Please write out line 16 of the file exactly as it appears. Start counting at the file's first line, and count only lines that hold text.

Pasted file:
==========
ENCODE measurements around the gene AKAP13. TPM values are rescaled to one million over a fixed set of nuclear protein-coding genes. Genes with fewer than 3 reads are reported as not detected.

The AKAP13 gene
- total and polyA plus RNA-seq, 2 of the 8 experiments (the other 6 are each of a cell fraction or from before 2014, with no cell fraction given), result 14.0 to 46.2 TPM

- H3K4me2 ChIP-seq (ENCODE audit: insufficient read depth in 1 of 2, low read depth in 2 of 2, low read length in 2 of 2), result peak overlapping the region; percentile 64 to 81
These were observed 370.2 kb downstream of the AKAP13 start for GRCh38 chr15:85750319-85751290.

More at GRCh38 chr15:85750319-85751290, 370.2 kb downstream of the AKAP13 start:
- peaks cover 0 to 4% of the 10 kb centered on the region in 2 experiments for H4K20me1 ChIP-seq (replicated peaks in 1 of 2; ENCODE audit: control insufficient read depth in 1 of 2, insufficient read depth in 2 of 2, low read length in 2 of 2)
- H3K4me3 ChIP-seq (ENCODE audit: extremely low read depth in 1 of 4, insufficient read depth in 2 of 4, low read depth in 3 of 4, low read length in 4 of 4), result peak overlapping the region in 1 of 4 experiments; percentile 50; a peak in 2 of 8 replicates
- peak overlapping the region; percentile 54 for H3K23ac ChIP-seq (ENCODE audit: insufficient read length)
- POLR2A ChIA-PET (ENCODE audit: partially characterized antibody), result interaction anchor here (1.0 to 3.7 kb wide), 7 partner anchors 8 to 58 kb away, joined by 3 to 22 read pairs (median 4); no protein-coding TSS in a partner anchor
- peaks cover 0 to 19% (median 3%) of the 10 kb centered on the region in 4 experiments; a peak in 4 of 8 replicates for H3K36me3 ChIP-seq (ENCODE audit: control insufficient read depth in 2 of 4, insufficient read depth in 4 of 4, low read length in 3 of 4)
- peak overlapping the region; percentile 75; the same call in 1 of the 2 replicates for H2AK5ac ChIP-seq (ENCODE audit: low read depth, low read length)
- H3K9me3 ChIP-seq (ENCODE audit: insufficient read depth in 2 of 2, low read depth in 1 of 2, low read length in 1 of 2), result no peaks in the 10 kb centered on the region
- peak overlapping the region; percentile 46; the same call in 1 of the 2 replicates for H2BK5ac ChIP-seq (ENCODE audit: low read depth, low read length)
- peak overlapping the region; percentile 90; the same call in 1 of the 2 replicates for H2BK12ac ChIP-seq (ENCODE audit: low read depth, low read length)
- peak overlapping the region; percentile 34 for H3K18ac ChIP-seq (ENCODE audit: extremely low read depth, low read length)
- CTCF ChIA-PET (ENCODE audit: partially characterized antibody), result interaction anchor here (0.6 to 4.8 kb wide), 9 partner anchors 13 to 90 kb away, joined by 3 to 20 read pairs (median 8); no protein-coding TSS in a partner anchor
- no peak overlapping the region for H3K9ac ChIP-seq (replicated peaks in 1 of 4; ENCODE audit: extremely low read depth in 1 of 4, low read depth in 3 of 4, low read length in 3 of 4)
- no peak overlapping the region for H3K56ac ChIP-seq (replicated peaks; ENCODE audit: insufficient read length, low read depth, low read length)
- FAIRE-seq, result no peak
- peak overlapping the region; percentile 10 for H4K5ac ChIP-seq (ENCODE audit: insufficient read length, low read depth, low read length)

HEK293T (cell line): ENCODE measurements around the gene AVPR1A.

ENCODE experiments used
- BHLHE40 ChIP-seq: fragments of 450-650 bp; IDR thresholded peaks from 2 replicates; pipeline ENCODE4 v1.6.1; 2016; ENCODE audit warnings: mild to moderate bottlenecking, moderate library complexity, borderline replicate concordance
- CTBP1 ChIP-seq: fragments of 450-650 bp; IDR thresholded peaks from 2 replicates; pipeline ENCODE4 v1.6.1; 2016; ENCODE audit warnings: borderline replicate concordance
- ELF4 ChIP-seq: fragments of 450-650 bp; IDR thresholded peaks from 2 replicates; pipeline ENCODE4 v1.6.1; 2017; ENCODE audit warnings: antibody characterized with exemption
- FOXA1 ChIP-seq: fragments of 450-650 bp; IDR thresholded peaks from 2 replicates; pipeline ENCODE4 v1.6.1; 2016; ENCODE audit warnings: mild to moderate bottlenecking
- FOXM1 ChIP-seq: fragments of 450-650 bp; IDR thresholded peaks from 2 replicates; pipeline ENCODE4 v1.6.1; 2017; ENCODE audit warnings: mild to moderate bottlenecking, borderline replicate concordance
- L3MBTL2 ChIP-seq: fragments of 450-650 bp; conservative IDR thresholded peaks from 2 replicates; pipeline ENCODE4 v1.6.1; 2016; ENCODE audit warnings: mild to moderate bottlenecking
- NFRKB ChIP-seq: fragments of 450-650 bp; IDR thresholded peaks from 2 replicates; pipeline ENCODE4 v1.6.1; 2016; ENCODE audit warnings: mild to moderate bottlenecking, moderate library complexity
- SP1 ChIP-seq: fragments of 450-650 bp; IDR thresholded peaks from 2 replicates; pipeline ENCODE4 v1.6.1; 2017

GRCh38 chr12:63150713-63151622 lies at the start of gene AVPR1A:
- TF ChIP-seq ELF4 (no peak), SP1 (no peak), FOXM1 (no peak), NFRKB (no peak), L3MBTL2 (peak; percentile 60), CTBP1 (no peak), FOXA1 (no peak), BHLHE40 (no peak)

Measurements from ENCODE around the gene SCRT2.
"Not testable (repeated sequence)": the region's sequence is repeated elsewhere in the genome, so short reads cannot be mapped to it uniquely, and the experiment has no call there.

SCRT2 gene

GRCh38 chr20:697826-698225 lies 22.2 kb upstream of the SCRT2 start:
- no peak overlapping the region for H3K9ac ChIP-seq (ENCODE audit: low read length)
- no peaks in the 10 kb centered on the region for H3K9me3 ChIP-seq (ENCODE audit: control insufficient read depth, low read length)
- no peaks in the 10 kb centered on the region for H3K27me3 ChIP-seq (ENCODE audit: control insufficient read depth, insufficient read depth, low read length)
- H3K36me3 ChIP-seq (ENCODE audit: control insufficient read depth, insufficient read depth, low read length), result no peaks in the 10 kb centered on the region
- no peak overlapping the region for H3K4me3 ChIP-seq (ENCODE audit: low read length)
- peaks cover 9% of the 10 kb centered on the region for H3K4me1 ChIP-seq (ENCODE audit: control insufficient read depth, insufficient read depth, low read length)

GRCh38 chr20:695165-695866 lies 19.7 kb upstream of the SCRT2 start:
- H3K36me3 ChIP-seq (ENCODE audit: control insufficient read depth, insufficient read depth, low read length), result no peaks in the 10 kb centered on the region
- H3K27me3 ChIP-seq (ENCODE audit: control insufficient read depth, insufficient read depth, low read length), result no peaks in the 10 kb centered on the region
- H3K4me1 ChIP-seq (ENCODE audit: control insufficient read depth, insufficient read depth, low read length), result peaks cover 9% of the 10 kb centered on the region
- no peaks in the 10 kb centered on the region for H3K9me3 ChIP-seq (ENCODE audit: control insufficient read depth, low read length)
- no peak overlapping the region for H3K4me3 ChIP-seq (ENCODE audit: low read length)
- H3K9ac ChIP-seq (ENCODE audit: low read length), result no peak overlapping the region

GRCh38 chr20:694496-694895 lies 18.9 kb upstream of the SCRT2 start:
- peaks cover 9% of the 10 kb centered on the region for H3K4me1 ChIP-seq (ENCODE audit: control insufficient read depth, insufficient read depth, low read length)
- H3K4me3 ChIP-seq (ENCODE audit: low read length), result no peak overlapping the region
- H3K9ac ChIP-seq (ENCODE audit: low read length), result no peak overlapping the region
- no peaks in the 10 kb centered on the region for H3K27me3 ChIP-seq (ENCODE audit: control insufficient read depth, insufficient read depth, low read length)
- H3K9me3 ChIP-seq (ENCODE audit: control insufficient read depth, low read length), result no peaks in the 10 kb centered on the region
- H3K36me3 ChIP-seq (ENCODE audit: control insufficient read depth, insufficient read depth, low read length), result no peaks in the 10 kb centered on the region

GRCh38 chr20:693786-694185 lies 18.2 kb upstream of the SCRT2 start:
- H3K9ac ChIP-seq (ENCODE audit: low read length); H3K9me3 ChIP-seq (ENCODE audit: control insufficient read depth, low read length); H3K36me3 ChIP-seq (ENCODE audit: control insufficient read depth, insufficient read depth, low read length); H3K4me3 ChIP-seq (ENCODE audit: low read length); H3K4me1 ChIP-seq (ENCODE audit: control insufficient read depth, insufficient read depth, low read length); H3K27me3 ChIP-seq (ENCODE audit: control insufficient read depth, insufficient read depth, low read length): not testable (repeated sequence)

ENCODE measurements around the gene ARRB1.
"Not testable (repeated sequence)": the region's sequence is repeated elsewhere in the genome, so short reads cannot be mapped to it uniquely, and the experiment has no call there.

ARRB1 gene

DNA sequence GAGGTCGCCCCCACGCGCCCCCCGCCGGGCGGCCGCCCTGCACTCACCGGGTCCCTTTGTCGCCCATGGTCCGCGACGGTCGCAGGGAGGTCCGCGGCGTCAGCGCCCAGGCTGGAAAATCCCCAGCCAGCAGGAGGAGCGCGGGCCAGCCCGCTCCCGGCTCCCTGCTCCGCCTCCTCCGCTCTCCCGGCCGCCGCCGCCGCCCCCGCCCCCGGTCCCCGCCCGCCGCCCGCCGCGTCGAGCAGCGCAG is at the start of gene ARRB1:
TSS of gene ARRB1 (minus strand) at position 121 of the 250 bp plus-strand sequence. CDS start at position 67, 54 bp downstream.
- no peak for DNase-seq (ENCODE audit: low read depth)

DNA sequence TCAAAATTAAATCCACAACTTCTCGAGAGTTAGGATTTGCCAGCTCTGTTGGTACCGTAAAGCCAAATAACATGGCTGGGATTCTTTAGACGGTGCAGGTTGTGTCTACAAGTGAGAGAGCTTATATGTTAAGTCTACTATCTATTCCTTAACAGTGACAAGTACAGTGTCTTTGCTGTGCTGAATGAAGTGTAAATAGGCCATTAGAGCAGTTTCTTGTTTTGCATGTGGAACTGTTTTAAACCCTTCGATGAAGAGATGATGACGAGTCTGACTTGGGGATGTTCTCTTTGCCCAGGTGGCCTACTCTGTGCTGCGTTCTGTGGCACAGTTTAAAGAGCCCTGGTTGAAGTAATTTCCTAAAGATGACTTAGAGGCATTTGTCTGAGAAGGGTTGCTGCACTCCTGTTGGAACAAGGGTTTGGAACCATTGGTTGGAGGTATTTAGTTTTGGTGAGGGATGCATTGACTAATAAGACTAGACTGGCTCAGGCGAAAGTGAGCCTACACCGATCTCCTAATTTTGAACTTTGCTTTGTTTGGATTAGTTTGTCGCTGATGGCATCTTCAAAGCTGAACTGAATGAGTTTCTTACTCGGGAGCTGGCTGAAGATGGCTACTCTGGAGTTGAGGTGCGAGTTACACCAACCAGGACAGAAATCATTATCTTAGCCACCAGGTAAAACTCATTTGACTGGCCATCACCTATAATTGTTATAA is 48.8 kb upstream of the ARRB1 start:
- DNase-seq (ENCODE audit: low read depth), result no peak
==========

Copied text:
- peak overlapping the region; percentile 34 for H3K18ac ChIP-seq (ENCODE audit: extremely low read depth, low read length)